Barbara Jwanouskos interviews Rob Ready about PianoFight, Theater Pub, Short Lived, and $5,000 in prize money!
I caught up with Rob Ready, the Artistic Director of PianoFight, this week to talk about ShortLived, the short play festival that includes 36 pieces by “indy artists of all stripes”.
The competition brings a $5,000 cash prize on the line as competitors duke it out over six regular season rounds and then one championship road. Each round lasts a week and has four performances. The short plays are scored by audience members and the highest scoring piece of each round clinches a spot in the championship round. We’re currently in week five of ShortLived with the championship round right around the corner. The winner will receive a full-length production in addition to the $5,000 cash prize.
Rob gave me background on ShortLived, how it compares to other new play development programs out there, and some of his favorite moments.
Barbara: What’s your background in theater?
Rob: Performing since I was a kid, school and community theater growing up, BFA from NYU Tisch and artistic directoring PianoFight ever since. I had gigs at ODC in marketing and Z Space in biz dev and producing random shows. Oh and I play a drunk Llama every year for Theater Pub. And THAT’S IT.
Barbara: How did ShortLived come about?
Rob: We were coming to the end of our first year running Studio 250 at Off-Market (our old venue), and were talking to Point Break Live about renting three months. We were stoked because it was our first year and we ran a ton of shows and after nine months we were tired. But then they took a tour of the space, said, “This won’t work.” And they bailed. So we had to come up with something that could fill three months and that we actually wanted to do. So we came up with ShortLived, a show that changed each week, and that audiences had a hand in deciding, and where the prize was legit – a full-length production the following year. It’s definitely a slog, but the experience of putting on new plays every week for three months is one that has shaped me as a performer and producer.
Barbara: What is the thing you like most about ShortLived and how have audiences reacted?
Rob: The instant community. You bring together a ton of very different artists, and they compete creatively – basically you don’t get any phoned in performances, because there are only four shows per round and there’s money and resources and bragging rights on the line. Watching your peers work to actively be better every night is a cool thing to see. When everybody else is pushing to be better, you push to be better, and there’s an interesting bond that comes from that.
On the audience side too, the act of scoring elicits real opinions and discussion from audience members who have a natural instinct to compare notes during and after the show. Because folks are directly asked to evaluate pieces critically, the chatter after shows tends to be pretty high level, so strangers who happened to sit next to each other in the show will end up having beers at a table after discussing why they scored one piece higher than another. Again, it’s another cool thing to see.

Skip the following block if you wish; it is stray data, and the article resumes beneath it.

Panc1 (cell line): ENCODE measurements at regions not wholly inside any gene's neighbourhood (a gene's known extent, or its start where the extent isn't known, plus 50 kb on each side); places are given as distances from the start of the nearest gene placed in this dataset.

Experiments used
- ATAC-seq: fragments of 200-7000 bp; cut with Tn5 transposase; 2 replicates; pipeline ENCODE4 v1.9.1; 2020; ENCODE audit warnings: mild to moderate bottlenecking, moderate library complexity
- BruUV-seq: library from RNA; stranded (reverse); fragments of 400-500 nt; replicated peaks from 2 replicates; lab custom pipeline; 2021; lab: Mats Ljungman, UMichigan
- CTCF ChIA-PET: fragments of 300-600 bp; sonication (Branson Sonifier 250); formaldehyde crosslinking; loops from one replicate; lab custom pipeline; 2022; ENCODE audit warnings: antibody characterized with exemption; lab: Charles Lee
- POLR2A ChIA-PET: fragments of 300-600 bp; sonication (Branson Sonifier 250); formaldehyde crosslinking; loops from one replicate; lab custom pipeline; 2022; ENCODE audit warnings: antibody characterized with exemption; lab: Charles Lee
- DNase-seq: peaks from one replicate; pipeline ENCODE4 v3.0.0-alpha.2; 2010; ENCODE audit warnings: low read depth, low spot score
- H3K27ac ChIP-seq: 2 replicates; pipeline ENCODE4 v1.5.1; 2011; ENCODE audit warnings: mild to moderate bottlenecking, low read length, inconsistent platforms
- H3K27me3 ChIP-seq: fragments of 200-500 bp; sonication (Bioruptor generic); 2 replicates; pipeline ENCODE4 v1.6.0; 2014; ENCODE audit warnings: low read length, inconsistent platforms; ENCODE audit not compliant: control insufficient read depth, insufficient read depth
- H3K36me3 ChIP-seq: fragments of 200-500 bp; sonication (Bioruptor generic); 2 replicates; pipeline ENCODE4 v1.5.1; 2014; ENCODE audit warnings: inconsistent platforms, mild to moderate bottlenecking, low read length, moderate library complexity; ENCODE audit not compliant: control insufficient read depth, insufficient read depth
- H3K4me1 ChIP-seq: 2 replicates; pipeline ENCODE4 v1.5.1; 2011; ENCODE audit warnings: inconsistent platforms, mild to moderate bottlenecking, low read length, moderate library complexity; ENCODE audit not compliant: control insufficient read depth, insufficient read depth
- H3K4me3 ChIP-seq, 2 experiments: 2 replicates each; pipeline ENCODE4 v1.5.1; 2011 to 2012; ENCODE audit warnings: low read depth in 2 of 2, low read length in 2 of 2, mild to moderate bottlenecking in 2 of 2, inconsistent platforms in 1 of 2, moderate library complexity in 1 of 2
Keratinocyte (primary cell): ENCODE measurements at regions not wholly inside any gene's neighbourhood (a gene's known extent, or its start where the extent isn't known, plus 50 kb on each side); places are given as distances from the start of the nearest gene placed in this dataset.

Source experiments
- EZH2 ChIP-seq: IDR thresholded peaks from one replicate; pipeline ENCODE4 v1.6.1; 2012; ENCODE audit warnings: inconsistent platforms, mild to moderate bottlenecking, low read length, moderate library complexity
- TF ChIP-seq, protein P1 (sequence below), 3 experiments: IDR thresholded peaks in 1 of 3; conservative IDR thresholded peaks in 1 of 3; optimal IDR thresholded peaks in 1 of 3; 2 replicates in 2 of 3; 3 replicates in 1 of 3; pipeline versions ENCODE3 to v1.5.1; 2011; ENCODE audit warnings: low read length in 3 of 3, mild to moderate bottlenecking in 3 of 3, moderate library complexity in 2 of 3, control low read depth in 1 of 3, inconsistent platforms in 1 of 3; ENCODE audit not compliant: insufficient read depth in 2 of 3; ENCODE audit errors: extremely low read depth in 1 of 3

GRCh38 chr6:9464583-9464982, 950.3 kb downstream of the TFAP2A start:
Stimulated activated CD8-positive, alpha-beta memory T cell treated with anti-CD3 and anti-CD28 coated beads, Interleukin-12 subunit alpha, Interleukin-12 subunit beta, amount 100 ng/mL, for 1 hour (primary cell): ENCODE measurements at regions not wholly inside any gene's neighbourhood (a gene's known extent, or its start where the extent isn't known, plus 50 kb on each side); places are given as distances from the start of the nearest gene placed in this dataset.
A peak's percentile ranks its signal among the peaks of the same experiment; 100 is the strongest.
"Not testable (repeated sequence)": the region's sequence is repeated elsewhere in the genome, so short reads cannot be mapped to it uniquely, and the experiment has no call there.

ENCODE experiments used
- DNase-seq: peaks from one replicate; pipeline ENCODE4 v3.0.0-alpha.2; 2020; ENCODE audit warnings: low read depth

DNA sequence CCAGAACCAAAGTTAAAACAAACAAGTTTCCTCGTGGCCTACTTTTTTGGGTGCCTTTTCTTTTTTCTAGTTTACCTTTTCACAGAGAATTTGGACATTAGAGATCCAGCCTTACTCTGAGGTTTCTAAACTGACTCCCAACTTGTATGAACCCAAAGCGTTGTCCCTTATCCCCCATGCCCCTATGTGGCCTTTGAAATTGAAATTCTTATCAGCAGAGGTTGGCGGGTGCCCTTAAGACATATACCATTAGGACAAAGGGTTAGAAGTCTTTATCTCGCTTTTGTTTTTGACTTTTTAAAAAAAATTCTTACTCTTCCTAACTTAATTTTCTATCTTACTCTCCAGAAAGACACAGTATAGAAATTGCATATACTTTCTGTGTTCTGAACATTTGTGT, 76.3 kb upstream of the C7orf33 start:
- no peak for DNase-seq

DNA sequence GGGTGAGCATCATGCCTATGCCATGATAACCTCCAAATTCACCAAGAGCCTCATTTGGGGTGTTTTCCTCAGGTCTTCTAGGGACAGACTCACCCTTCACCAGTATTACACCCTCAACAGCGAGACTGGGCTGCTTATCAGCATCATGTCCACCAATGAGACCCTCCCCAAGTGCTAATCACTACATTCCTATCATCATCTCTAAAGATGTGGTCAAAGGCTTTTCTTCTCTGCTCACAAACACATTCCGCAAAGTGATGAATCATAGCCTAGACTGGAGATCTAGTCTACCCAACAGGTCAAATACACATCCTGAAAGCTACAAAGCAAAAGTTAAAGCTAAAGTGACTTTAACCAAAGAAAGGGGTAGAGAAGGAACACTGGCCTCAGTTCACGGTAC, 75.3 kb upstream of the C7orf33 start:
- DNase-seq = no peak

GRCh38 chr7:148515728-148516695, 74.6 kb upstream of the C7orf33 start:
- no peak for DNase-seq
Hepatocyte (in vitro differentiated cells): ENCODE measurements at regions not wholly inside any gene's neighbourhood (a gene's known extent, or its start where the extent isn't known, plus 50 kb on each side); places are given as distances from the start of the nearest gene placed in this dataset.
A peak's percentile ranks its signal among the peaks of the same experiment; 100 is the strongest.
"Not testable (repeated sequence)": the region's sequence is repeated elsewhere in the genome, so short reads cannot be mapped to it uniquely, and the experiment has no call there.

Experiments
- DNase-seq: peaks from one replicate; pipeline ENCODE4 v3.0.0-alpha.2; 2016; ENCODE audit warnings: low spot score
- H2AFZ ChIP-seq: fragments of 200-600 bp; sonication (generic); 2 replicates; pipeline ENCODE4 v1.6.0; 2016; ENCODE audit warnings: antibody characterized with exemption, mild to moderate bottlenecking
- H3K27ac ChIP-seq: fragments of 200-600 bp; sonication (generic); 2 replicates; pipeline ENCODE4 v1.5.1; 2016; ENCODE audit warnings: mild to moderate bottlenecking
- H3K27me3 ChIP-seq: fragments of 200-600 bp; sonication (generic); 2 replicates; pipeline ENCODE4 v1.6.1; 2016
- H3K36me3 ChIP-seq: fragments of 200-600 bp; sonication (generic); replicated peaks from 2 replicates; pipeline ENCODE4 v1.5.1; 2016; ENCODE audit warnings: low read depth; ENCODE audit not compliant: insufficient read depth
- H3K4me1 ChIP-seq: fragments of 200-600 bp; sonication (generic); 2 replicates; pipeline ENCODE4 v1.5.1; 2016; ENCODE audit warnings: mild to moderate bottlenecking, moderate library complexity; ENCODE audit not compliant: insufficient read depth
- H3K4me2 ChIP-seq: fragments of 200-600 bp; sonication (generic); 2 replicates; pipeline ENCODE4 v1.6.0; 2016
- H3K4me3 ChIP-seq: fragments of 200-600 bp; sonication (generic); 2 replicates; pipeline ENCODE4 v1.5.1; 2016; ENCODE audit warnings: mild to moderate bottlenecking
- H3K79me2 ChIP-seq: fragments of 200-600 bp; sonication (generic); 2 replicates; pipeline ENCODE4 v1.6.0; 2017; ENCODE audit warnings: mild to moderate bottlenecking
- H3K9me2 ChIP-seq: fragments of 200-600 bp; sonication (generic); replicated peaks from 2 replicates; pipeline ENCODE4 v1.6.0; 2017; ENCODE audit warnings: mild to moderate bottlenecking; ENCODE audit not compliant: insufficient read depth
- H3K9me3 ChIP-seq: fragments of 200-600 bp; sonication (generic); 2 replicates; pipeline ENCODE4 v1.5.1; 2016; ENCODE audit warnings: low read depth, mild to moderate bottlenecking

Barbara: How does it compare to other new play development opportunities/venues? What does it offer that others don’t?
Rob: I’m sure there are other festivals that do similar things to ShortLived, but seems like the main differences are that ShortLived:
– gets all 36 plays off book and on their feet
– provides critical audience feedback for artists
– has no submission fee =)
– is hyper local
– lets audiences decide the winner and which plays advance
– offers a legit grand prize of cash money AND a show
Barbara: Favorite moments – how about three, from ShortLived?
Rob: These are gonna be more personal for me, but here ya go:
– In ShortLived 2 or 3, Duncan Wold, Christy Crowley and I put together a 10-minute musical in one day. It didn’t win, but it did really well – and working that fast was very cool.
– Performing Kirk Shimano’s play Inner Dialogue in ShortLived 4. It took second place in ShortLived 3 in 2011, and because the rules were different, it performed every weekend for 13 weeks. So when we brought back the festival after 144 Taylor St opened, it felt like it was a good call to bring back that piece and enter it into the Wildcard Round. Hadn’t acted on stage with Dan Williams since we’d done the piece originally, so being able to perform with my friend and business partner in our new theater was pretty special.
– Producing Megan Cohen’s first play in ShortLived 1.
Barbara: Anything you’re looking forward to this time around?
Rob: The Finals. They are always amazing. They sell out like crazy, the plays are really strong, the crowds are amped, the performers are jacked too and the whole week is just really fun.
Barbara: Plugs/shout-outs for upcoming performances of friends’ work?
Rob: Adventures in Tech by Stuart Bousel and directed by Allison Page. Also Terro-Rama 2 by Anthony Miller and Claire Rice and directed by Colin Johnson. Maggie’s Riff, written by John Lipsky, adapted by his son Jonah with musical direction by his other son, Adam, directed by Faultline AD Cole Ferraiuolo. And yes – they are all here at PianoFight!